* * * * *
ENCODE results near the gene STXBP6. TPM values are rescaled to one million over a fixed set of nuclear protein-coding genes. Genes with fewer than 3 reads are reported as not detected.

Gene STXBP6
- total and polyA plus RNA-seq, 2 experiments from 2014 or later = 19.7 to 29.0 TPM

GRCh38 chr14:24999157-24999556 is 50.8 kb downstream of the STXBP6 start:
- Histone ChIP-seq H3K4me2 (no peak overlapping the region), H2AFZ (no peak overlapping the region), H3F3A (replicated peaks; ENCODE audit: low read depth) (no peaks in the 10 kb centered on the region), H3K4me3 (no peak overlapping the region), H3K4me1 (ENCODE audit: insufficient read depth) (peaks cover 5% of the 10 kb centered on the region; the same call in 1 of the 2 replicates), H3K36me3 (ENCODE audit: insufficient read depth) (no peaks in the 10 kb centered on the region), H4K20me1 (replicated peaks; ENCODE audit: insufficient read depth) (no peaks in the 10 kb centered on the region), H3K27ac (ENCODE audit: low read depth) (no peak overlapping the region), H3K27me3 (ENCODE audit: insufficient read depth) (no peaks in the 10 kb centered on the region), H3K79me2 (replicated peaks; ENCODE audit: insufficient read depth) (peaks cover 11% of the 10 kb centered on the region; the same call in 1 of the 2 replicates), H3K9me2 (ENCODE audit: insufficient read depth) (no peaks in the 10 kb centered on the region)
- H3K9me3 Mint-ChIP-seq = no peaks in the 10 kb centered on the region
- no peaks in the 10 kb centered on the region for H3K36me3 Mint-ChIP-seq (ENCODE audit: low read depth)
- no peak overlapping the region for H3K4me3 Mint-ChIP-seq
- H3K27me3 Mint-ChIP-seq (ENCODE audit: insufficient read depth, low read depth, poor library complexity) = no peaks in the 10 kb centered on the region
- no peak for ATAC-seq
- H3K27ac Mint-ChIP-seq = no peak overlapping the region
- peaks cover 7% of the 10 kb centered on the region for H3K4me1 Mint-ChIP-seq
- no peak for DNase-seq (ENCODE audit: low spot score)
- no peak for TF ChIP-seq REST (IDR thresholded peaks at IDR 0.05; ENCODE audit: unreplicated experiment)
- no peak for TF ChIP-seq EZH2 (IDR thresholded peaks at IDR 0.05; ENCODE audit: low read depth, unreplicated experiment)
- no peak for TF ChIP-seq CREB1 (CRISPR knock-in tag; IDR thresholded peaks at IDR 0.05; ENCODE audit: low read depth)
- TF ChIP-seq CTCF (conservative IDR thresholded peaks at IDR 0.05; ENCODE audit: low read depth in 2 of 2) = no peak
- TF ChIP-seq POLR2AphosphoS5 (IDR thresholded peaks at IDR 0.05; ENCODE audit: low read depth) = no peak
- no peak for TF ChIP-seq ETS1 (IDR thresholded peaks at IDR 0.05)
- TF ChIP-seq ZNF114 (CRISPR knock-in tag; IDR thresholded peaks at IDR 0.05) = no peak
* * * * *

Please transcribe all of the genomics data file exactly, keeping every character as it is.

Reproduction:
ENCODE results near the gene STXBP6. TPM values are rescaled to one million over a fixed set of nuclear protein-coding genes. Genes with fewer than 3 reads are reported as not detected.

Gene STXBP6
- total and polyA plus RNA-seq, 2 experiments from 2014 or later = 19.7 to 29.0 TPM

GRCh38 chr14:24999157-24999556 is 50.8 kb downstream of the STXBP6 start:
- Histone ChIP-seq H3K4me2 (no peak overlapping the region), H2AFZ (no peak overlapping the region), H3F3A (replicated peaks; ENCODE audit: low read depth) (no peaks in the 10 kb centered on the region), H3K4me3 (no peak overlapping the region), H3K4me1 (ENCODE audit: insufficient read depth) (peaks cover 5% of the 10 kb centered on the region; the same call in 1 of the 2 replicates), H3K36me3 (ENCODE audit: insufficient read depth) (no peaks in the 10 kb centered on the region), H4K20me1 (replicated peaks; ENCODE audit: insufficient read depth) (no peaks in the 10 kb centered on the region), H3K27ac (ENCODE audit: low read depth) (no peak overlapping the region), H3K27me3 (ENCODE audit: insufficient read depth) (no peaks in the 10 kb centered on the region), H3K79me2 (replicated peaks; ENCODE audit: insufficient read depth) (peaks cover 11% of the 10 kb centered on the region; the same call in 1 of the 2 replicates), H3K9me2 (ENCODE audit: insufficient read depth) (no peaks in the 10 kb centered on the region)
- H3K9me3 Mint-ChIP-seq = no peaks in the 10 kb centered on the region
- no peaks in the 10 kb centered on the region for H3K36me3 Mint-ChIP-seq (ENCODE audit: low read depth)
- no peak overlapping the region for H3K4me3 Mint-ChIP-seq
- H3K27me3 Mint-ChIP-seq (ENCODE audit: insufficient read depth, low read depth, poor library complexity) = no peaks in the 10 kb centered on the region
- no peak for ATAC-seq
- H3K27ac Mint-ChIP-seq = no peak overlapping the region
- peaks cover 7% of the 10 kb centered on the region for H3K4me1 Mint-ChIP-seq
- no peak for DNase-seq (ENCODE audit: low spot score)
- no peak for TF ChIP-seq REST (IDR thresholded peaks at IDR 0.05; ENCODE audit: unreplicated experiment)
- no peak for TF ChIP-seq EZH2 (IDR thresholded peaks at IDR 0.05; ENCODE audit: low read depth, unreplicated experiment)
- no peak for TF ChIP-seq CREB1 (CRISPR knock-in tag; IDR thresholded peaks at IDR 0.05; ENCODE audit: low read depth)
- TF ChIP-seq CTCF (conservative IDR thresholded peaks at IDR 0.05; ENCODE audit: low read depth in 2 of 2) = no peak
- TF ChIP-seq POLR2AphosphoS5 (IDR thresholded peaks at IDR 0.05; ENCODE audit: low read depth) = no peak
- no peak for TF ChIP-seq ETS1 (IDR thresholded peaks at IDR 0.05)
- TF ChIP-seq ZNF114 (CRISPR knock-in tag; IDR thresholded peaks at IDR 0.05) = no peak